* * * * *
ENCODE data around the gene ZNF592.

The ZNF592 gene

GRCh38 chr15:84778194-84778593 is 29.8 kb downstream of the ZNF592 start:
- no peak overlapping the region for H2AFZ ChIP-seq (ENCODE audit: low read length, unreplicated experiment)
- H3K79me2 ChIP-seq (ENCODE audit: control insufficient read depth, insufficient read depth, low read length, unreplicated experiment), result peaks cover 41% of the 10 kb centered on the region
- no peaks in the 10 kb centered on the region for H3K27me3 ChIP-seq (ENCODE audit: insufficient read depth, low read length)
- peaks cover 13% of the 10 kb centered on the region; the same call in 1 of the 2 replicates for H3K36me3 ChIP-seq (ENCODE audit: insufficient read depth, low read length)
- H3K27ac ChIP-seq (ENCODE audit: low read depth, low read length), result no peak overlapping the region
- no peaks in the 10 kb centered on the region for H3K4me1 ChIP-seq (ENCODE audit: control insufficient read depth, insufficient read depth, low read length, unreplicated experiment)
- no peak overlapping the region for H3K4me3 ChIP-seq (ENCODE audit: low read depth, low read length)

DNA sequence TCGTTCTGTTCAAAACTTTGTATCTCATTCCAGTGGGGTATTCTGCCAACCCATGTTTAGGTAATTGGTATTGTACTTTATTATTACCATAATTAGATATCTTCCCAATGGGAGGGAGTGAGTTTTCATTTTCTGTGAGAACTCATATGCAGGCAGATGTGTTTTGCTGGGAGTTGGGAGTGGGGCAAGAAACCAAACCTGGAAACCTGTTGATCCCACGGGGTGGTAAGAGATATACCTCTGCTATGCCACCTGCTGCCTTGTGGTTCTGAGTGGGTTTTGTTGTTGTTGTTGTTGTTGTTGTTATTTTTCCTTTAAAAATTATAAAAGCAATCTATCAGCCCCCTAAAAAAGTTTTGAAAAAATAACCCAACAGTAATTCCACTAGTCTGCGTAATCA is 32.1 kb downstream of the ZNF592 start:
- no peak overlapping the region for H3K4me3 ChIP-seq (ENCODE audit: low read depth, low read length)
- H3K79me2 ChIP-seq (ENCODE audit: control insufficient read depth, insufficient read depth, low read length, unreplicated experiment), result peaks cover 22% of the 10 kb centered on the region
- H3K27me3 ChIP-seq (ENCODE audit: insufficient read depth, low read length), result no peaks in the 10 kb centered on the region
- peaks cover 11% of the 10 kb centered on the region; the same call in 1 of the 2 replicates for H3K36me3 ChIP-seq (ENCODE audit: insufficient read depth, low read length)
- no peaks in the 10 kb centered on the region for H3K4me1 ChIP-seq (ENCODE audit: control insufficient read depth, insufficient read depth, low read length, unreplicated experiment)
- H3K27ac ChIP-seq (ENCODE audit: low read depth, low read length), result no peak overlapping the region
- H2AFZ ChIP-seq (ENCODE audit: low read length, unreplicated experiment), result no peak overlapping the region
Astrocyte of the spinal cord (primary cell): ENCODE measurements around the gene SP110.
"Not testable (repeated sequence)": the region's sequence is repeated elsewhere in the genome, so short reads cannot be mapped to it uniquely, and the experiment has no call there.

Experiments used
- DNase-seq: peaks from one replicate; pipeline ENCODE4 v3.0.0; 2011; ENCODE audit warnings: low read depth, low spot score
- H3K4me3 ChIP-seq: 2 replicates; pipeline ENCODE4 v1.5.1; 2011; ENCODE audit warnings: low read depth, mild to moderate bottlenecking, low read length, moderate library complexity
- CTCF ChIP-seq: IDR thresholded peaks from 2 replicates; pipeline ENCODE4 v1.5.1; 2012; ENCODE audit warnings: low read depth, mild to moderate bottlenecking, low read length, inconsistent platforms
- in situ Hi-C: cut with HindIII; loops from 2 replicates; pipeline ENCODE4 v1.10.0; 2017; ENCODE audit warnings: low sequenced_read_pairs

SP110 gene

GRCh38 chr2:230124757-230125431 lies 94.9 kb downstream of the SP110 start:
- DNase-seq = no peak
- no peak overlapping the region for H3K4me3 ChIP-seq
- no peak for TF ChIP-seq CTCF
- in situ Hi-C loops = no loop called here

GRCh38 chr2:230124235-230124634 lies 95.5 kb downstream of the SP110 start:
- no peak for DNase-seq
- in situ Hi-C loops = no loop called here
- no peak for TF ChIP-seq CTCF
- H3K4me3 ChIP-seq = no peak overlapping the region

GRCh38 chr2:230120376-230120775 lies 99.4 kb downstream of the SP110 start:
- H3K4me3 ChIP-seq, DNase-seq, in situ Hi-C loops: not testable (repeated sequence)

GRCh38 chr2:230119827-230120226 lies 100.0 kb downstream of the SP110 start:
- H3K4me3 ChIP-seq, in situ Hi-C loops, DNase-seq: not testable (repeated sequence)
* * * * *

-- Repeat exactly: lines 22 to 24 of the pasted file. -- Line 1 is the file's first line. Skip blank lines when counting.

- DNase-seq: peaks from one replicate; pipeline ENCODE4 v3.0.0; 2011; ENCODE audit warnings: low read depth, low spot score
- H3K4me3 ChIP-seq: 2 replicates; pipeline ENCODE4 v1.5.1; 2011; ENCODE audit warnings: low read depth, mild to moderate bottlenecking, low read length, moderate library complexity
- CTCF ChIP-seq: IDR thresholded peaks from 2 replicates; pipeline ENCODE4 v1.5.1; 2012; ENCODE audit warnings: low read depth, mild to moderate bottlenecking, low read length, inconsistent platforms